Whether or not the overconsumption of weed can produce a hangover has long been a point of debate. Those who don’t believe it often compare this type of hangover to the one induced by the overconsumption of alcohol. Weed hangovers are much more subtle, which makes them harder to notice. Still, many people do feel a bit off after a day of marathon smoking joint after joint (or popping edible after edible). Weed hangovers are less common in people who smoke and more common in people using edibles or extracts. This is to be expected, as edibles and extracts tend to produce more potent effects while sticking around longer than the traditional smoke.
The common symptoms of a weed hangover
You know when you walk into a room and then forget why or when you fail to remember your home address even though you’ve lived there for years? Welcome to the not so wonderful world of brain fog! Brain fog can best be described as “dazed and confused” or a feeling like you just can’t “get going.”
If you experience this, there are a few things you can do – take a shower, drink some caffeine, and get moving. The last one is especially important: inertia is your friend! Objects in motion stay in motion.
While cannabis is famous for minimizing nausea (as it does in people who take nausea-causing medications), a weed hangover may involve feeling a bit queasy. This doesn’t appear to be super common, but it’s rumored to happen. If it happens to you, consume foods that are good for nausea (read: go to Walgreens and buy out their saltine cracker supply).
Ah, the headache – the common symptom of all hangovers! In a hangover caused by alcohol, a headache manifests as the result of dehydration. But, in a headache caused by marijuana, the cause isn’t as clear-cut. Even so, many believe that dehydration probably plays a role – when you’re imbibing, consuming an adequate amount of water isn’t exactly a “high” priority.
The cause isn’t really that important – it’s what you can do about it that matters. So, if you have a headache that won’t go away, pop a Tylenol or Advil. That usually does the trick. And, in case dehydration is the cause, focus on fluids. Drinking Pedialyte even though you’re, like, 40? Ain’t no shame in the rehydrating game!
Too much weed can make you sleepy, something that may carry over into the next day. Fortunately, sleepiness has an obvious antidote: rest! If you’re not in the position where you can take a nap – you’re at work and your cubicle is in your boss’s direct line of vision – try caffeinated beverages to get you through the day. In fact, many of the things that help with the brain fog mentioned above should also help with fatigue. It’s hard to be sleepy in a shower that’s 30 degrees Fahrenheit.
Another common sign of a weed hangover is dry eyes. Again, this can be a sign of dehydration, but regardless of what’s causing it, there’s a simple solution: eye drops! Or you can just punch yourself in the face until you cry. That might work too.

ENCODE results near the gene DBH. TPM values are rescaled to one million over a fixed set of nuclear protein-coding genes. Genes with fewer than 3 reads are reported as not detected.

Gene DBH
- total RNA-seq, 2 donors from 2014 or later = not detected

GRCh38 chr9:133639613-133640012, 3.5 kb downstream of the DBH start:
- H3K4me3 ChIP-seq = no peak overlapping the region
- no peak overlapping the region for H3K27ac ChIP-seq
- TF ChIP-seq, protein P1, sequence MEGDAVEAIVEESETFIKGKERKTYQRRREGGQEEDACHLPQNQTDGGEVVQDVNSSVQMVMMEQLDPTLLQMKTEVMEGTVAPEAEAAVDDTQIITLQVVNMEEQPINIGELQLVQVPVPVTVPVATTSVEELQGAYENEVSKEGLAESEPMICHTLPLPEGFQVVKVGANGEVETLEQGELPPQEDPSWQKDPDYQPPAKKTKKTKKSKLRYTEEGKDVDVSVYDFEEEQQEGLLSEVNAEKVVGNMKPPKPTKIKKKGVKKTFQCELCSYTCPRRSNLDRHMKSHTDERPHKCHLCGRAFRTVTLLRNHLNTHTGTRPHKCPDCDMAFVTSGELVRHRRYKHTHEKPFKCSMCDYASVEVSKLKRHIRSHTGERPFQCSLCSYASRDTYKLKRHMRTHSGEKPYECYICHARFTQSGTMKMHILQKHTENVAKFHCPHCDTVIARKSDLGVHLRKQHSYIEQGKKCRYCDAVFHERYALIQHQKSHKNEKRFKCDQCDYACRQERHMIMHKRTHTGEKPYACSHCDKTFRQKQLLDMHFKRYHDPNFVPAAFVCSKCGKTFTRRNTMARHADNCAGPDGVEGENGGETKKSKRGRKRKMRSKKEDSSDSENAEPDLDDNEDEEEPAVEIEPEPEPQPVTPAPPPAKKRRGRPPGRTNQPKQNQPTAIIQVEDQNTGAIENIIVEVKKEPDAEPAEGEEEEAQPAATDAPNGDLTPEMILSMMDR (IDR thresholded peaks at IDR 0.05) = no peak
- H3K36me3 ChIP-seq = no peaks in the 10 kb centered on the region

Some people can consume loads of weed and never experience a hangover (some people can do this with alcohol too – we hate those jerks!). But, smoke or consume enough, and odds are you won’t feel completely yourself the following day. The good news is weed hangovers are benign and fleeting – give it a few hours and you won’t be sleeping at your desk because of pot-induced fatigue. You’ll only be doing it because your job is boring.
Science Says: “We’ve Got Better Things To Study Than Weed Hangovers”
Weed hangovers haven’t been studied a ton – this isn’t surprising since many studies (i.e., those sanctioned by Uncle Sam) have aimed to show cannabis’ non-existent gateway drug properties. Other studies, to be fair, have been aimed at discovering marijuana’s benefits – can it help control symptoms of MS? Can it prevent seizures? Can it play a role in curing cancer once and for all? In other words, there are more pressing things to study than hangovers. Even so, a little research does exist. Unfortunately, this research has handcuffed itself, either by using a sample size that is ridiculously small or testing subjects who consume THC levels that are unrealistically low.
A study conducted in 2005 did link cannabis use to cannabis hangovers…kind of. The point of the study was to “examine any association between cannabis use and cognitive performance, mood and human error at work.” They found that those who used cannabis had impaired cognitive function that was existent but subtle, suggesting that cannabis may lead to a “hangover-type” effect, that may increase with frequency of use. Yet, it’d be fair to ask what other variables were considered, namely whether or not the subjects drank their morning coffee.
With limited research, most of what we know about weed hangovers is anecdotal, personal experiences that tell the tale of what happens when we go a little too crazy with the cannabis.